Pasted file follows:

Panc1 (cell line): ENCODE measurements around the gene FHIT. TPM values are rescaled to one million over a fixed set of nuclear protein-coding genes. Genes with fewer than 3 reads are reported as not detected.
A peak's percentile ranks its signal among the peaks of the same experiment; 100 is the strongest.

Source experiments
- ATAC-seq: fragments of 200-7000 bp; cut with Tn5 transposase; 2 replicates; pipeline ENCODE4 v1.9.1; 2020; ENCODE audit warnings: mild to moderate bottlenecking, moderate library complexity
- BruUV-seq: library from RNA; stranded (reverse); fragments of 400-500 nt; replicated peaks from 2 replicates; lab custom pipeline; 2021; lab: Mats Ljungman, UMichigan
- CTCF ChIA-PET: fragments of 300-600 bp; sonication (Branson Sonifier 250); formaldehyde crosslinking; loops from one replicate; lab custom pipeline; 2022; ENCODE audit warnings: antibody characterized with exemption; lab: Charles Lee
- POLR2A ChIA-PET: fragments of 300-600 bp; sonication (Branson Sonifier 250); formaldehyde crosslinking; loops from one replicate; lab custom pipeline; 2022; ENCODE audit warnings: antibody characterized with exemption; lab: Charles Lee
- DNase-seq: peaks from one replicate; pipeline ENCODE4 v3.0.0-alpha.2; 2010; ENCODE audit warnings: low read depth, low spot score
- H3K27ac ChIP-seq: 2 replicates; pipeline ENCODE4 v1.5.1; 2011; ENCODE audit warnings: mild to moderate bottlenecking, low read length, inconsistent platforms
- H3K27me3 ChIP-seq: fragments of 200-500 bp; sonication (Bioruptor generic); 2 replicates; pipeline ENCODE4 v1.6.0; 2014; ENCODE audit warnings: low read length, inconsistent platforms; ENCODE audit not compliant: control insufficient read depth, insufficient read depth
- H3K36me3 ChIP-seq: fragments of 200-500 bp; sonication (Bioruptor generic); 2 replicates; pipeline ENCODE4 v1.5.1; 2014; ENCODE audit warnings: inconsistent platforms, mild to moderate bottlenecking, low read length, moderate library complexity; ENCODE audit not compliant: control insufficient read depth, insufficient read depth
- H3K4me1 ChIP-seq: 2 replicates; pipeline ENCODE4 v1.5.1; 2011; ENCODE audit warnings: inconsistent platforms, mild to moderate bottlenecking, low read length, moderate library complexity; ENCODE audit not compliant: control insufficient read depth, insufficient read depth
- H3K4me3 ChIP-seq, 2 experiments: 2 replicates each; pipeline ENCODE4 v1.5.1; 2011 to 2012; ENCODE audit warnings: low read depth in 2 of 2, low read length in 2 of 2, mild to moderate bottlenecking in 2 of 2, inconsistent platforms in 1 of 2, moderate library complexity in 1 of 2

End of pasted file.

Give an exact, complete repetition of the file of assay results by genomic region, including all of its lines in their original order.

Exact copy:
Panc1 (cell line): ENCODE measurements around the gene FHIT. TPM values are rescaled to one million over a fixed set of nuclear protein-coding genes. Genes with fewer than 3 reads are reported as not detected.
A peak's percentile ranks its signal among the peaks of the same experiment; 100 is the strongest.

Source experiments
- ATAC-seq: fragments of 200-7000 bp; cut with Tn5 transposase; 2 replicates; pipeline ENCODE4 v1.9.1; 2020; ENCODE audit warnings: mild to moderate bottlenecking, moderate library complexity
- BruUV-seq: library from RNA; stranded (reverse); fragments of 400-500 nt; replicated peaks from 2 replicates; lab custom pipeline; 2021; lab: Mats Ljungman, UMichigan
- CTCF ChIA-PET: fragments of 300-600 bp; sonication (Branson Sonifier 250); formaldehyde crosslinking; loops from one replicate; lab custom pipeline; 2022; ENCODE audit warnings: antibody characterized with exemption; lab: Charles Lee
- POLR2A ChIA-PET: fragments of 300-600 bp; sonication (Branson Sonifier 250); formaldehyde crosslinking; loops from one replicate; lab custom pipeline; 2022; ENCODE audit warnings: antibody characterized with exemption; lab: Charles Lee
- DNase-seq: peaks from one replicate; pipeline ENCODE4 v3.0.0-alpha.2; 2010; ENCODE audit warnings: low read depth, low spot score
- H3K27ac ChIP-seq: 2 replicates; pipeline ENCODE4 v1.5.1; 2011; ENCODE audit warnings: mild to moderate bottlenecking, low read length, inconsistent platforms
- H3K27me3 ChIP-seq: fragments of 200-500 bp; sonication (Bioruptor generic); 2 replicates; pipeline ENCODE4 v1.6.0; 2014; ENCODE audit warnings: low read length, inconsistent platforms; ENCODE audit not compliant: control insufficient read depth, insufficient read depth
- H3K36me3 ChIP-seq: fragments of 200-500 bp; sonication (Bioruptor generic); 2 replicates; pipeline ENCODE4 v1.5.1; 2014; ENCODE audit warnings: inconsistent platforms, mild to moderate bottlenecking, low read length, moderate library complexity; ENCODE audit not compliant: control insufficient read depth, insufficient read depth
- H3K4me1 ChIP-seq: 2 replicates; pipeline ENCODE4 v1.5.1; 2011; ENCODE audit warnings: inconsistent platforms, mild to moderate bottlenecking, low read length, moderate library complexity; ENCODE audit not compliant: control insufficient read depth, insufficient read depth
- H3K4me3 ChIP-seq, 2 experiments: 2 replicates each; pipeline ENCODE4 v1.5.1; 2011 to 2012; ENCODE audit warnings: low read depth in 2 of 2, low read length in 2 of 2, mild to moderate bottlenecking in 2 of 2, inconsistent platforms in 1 of 2, moderate library complexity in 1 of 2